All of this being said, I think it is very important to keep in mind that this is a video game movie.  Judging it objectively as just a film is almost unfair, because Blizzard had a unique challenge.  The lengthy pre and post production process, paired with the changing directors and scripts are only the half of the journey this movie had to make it to the big screen.  Blizzard made a movie in a sub genre, that traditionally pumps out bad movies.  They had a choice in my opinion.  On the one hand, they could sacrifice a lot of the lore, and hope to make a good movie in general in an attempt to please non-fans of the franchise.  On the other hand, they could commit wholeheartedly to making minimal changes to the lore, in an effort to improve it, while focussing on pleasing fans of the series (there are undeniably a massive amount of them after all.)  I think its clear that they went with the other hand and aimed to please fans of the series over critics, and I think the movie should be praised for that.  A lot of people judged this movie with World of Warcraft in mind, and this is a gigantic misstep.  This story takes place several decades before the World of Warcraft story events.  This story is a very fast paced, and violent one, with an ever present sense of urgency.  There aren’t a lot of stories like this one, even in the fantasy genre.  Generally a good chunk of every fantasy movie is spent building the world and showing the viewer who the characters are, and where they come from.  This luxury just isn’t present in the story of Warcraft.  Knowing this, Blizzard could have tried to do a little more to educate people of the world and the lore.  I think it would’ve been a fantastic idea to do something like the Star Wars movies do with the scrolling text at the beginning.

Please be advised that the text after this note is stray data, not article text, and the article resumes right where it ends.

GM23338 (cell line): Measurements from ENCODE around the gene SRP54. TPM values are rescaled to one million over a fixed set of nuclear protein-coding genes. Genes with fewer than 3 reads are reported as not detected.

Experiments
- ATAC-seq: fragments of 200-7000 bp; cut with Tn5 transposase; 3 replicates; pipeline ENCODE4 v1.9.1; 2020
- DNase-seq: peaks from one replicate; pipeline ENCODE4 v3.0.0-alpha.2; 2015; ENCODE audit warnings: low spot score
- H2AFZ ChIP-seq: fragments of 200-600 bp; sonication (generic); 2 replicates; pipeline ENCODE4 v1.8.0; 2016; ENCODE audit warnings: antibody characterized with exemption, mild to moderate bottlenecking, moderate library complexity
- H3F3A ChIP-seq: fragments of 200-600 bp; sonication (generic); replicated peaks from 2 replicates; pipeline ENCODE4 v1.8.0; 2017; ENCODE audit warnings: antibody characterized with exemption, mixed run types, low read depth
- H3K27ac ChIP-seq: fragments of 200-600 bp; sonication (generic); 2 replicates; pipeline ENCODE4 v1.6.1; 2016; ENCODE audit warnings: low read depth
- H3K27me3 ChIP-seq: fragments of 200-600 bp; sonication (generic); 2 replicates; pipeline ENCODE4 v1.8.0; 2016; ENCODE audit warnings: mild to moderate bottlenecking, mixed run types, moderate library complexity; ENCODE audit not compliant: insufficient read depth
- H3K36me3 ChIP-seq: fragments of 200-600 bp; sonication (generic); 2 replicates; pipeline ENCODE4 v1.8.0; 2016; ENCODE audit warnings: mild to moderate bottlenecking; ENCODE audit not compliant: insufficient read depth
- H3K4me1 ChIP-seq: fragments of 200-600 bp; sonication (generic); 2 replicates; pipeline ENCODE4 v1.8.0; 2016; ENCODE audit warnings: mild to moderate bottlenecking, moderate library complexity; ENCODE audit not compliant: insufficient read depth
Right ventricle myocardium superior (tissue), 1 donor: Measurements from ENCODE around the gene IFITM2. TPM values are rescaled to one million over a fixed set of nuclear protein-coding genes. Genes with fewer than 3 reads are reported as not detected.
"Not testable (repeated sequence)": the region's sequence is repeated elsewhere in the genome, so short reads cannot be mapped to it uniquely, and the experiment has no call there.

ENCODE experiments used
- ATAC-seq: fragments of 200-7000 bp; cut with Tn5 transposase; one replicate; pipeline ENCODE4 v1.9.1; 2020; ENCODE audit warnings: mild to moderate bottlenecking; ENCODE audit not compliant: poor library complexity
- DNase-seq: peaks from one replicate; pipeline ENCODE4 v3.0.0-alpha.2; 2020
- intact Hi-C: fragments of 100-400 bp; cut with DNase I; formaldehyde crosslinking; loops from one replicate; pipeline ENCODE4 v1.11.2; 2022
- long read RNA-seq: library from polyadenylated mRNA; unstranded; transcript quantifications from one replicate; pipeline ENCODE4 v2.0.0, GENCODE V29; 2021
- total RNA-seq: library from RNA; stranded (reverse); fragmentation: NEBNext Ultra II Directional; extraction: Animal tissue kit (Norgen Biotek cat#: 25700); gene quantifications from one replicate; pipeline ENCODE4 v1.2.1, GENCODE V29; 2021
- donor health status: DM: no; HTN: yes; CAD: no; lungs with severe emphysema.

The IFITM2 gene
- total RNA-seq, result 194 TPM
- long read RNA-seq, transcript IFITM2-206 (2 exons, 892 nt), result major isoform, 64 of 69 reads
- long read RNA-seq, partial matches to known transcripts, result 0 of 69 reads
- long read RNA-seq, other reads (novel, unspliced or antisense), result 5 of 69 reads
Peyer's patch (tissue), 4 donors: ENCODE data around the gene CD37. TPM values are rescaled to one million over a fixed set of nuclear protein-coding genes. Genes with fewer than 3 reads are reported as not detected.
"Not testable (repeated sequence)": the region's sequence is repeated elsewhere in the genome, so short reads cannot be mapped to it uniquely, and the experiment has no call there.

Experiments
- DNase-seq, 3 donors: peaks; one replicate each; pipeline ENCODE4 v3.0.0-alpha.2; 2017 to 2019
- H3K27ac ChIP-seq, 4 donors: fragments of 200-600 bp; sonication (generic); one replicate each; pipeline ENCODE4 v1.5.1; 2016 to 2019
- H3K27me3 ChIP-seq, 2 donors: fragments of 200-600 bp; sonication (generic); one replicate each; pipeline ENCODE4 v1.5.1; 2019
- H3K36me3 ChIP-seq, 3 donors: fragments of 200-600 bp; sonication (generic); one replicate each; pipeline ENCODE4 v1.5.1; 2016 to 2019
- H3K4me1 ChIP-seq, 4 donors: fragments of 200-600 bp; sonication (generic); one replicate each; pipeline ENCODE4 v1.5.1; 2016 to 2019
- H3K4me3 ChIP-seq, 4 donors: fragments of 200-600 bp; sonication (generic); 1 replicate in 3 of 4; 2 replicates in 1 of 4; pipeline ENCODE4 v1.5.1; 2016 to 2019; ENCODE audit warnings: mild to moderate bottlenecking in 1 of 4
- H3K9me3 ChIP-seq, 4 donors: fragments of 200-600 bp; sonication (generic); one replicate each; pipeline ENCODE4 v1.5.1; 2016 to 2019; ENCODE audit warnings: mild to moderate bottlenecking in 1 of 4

Wrapping up, I want to make it clear that, while I certainly don’t think this movie is perfect, as a fan of the series and the lore, I am certainly happy with the project as a whole and walked out of the theater very pleased with my ticket purchase and my experience.  I hope that it continues to do well at the box office worldwide, and Blizzard decides to continue the story.  If I had to give the movie as a whole, a score out of 10, I’d give it a solid 7.  

3D:              7/10

Story:          7/10

Acting:         6/10  (Garona…)

Effects:        9/10

Costumes:   9/10


Final score: 7/10


“…..For the Horde.”

  • Me

Written by: Easton Dowdy

Husband and Father of two. Really into comics, superheroes, video games, and general nerd culture. I love writing reviews and welcome any constructive criticism.follow me on twitter @averagedadgamer